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A man looking at the results from his neurological baseline test

Neurological Baseline Test: My Results (Part 2)

After taking the Weschler Individual Achievement Test, it took eight weeks to get my results since they had a lot of information to go through. From a 2-hour history of Parkinson’s discussion to the final six hours of the test, I was under the microscope. This analysis included my ability to read, respond, listen, calculate, perform, and play well with others in a “high-stakes” setting. However, I would be remiss if I didn’t say that some of the tests were fun…

But many weren’t.

Hearing portion of the neurological test

One of the tests that I took was listening to Casio sounds from a cassette. Here, I would compare several beeps to another pattern of beeps. Were they the same or different? Everything sounded the same to me, so my score showed hearing deficits.

Many people are aware that Parkinson’s affects our ability to speak loudly or in a way that is difficult to understand. Additionally, we sometimes have trouble hearing. Here, dopamine may not be regulating auditory pathways properly. Somehow, it always comes back to dopamine.

In my former teaching life, I would have trouble hearing soft-spoken students at the back of the room. Trying to understand a soft, high voice was never easy without asking to repeat it. This wasn’t my favorite.

What’s more, the decision to wear a hearing aid isn’t as easy as “you’re losing your hearing, so go get a pair of (expensive) hearing aids.” In many of our lives, we already faced the first stigma of being “four-eyed” (that’s me). I never found glasses to be a big deal, but some people do. However, with my occasional hearing issues, it feels “more” of yet another part of me that I’m losing. As with many people who are finding that the main condition gives us a lot of “free toasters,” I find it’s not easy to accept every challenge at once. As I did with sleep apnea, I will cross the bridge eventually, but for now, if I can escape distant, soft voices and beep patterns, I will.

Besides, I’m not going to translate Morse Code any time soon.

Compensating

I’m a lot slower than I once was. No, it’s not like Wal-Mart’s quest to keep up with Amazon’s online website speeds by doing things milliseconds quicker, but rather it’s about being more deliberate in my thoughts of how to go from 1>2>3 or 1>A>2>B.

In real life, I have noticed that I compensate for balance by leaning against objects when I stand up. At first, I wasn’t even conscious of it, but now, I don’t even pretend I can stand on one leg to put my pants on. I just sit.

The Weschler showed me how much slower my mind was at matching a symbol on line 1 to its partner on line 2. While I matched correctly, I wasn’t aware that I didn’t do it as fast as my peers. My mind never picked up my hesitation.

Normally, the slight difference in speed isn’t noticeable unless we’re observing a race between equals over time. When it comes to test results, seeing this difference made me hyper-aware of how I might not be able to respond in split-second decisions.

Process that, Dan.

Feeling frustrated

There are no rules for how we’re supposed to handle Parkinson’s, but I think the plan goes like his: stoicism > hug therapy > guide me > do it for me, please. In the beginning, we’re tough and independent. Then, we need to know we’re loved despite this hand we’ve been dealt. Then, we move toward simple frustration, anxiety, and depression, where we need someone to motivate us. Finally, we need someone to run the ship because we can’t.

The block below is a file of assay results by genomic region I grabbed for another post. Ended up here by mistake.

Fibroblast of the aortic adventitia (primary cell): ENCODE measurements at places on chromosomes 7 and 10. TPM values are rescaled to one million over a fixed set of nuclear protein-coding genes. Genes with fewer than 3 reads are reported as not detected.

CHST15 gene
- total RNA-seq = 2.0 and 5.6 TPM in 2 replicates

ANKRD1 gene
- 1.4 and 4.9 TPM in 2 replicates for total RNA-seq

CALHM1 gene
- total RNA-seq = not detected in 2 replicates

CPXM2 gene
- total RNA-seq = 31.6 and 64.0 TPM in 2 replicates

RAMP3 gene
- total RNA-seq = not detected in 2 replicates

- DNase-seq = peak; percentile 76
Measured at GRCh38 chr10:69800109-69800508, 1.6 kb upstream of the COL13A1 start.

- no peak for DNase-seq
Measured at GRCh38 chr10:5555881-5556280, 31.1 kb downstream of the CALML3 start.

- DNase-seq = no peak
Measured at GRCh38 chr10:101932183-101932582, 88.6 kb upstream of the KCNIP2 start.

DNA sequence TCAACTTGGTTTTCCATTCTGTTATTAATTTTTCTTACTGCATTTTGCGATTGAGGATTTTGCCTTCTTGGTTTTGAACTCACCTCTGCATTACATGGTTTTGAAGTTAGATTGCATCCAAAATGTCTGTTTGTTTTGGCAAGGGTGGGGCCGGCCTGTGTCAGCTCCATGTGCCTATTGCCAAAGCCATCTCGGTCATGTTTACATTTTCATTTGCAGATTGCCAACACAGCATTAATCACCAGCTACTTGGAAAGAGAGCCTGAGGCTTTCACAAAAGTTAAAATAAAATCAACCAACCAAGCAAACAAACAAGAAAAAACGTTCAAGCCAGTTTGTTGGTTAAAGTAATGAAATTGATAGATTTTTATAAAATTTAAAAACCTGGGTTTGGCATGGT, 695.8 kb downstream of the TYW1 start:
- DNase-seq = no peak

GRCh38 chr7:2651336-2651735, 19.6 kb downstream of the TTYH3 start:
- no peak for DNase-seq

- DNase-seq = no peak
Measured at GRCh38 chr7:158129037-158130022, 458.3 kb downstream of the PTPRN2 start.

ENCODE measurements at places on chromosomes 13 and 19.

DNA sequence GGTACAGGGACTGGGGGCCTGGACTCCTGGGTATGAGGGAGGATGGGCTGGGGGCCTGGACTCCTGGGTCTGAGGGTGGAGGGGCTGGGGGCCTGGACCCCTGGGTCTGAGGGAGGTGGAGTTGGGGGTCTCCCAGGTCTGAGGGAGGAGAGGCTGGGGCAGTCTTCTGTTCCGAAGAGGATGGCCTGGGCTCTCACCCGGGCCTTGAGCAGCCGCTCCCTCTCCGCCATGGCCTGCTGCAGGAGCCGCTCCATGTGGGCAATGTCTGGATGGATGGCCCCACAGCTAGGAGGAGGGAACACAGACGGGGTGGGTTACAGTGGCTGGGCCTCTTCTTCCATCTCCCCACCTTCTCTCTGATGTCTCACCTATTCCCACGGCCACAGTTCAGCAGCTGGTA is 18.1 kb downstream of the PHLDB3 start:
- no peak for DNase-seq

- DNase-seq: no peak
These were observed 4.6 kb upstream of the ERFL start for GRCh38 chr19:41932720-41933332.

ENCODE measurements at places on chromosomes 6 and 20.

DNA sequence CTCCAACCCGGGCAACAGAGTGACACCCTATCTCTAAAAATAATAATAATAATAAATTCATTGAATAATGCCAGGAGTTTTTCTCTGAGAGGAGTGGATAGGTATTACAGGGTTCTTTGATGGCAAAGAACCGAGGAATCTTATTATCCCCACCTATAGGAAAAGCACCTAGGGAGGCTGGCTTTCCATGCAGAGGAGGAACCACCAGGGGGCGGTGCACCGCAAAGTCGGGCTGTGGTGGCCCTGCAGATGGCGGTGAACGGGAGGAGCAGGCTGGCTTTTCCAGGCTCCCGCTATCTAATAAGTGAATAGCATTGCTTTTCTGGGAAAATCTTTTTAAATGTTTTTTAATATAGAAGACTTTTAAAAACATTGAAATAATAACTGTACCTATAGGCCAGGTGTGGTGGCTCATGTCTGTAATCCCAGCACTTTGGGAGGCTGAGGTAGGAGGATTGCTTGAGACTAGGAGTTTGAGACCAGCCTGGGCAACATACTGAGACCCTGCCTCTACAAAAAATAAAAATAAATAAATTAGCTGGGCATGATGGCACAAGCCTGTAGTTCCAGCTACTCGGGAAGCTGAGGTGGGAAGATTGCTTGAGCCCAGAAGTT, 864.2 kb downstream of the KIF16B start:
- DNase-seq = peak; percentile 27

There are many things that can be frustrating about a test of our abilities that we can’t prepare for. Not doing well can mean we’re “losing our minds” (literally). Granted, a test like this can help get disabilities payments, but there is no price that can compensate for loss of function. Hence, we’re going to feel like parts of the test are impossible. Other requests will be ridiculous and serve no purpose that we can comprehend.

This test really challenged who I was and am.

My advice is to ask questions. You pay to be in the chair.

Some people will quit the test due to its length and intensity. The doctor even said this. Yes, the doctors will want you to finish, but you need to feel good regarding the process.

Get full service.

Facing challenges with Parkinson’s

Nobody’s perfect, and Parkinson’s present challenges. If you’re saving the world from disaster, be perfect like Chuck Norris. Society depends on it. Since I’m just me, I need to give myself a break while trying to show the same empathy I want to receive.

Here, the greatest challenge of the results is somewhere between the loss of memory and the effects of Parkinson’s on our personalities. Whether it’s losing our smile or melodic voice, or being annoyed and anxious of little things, it stinks. If anything, I’m conscious of how big a footprint Parkinson’s interjects into my own relationships. The THINK acronym (is it: truthful, helpful, inspiring, necessary, kind) goes a long way. I’m working on it. Parkinson’s can cause anger and frustration. I need to be aware of what I can do before I do it.

That said, I also need to find joy and live life without the new identity of some test’s results replacing the person Dan is. If I can do that, I’ll be a better me.

This article represents the opinions, thoughts, and experiences of the author; none of this content has been paid for by any advertiser. The ParkinsonsDisease.net team does not recommend or endorse any products or treatments discussed herein. Learn more about how we maintain editorial integrity here.

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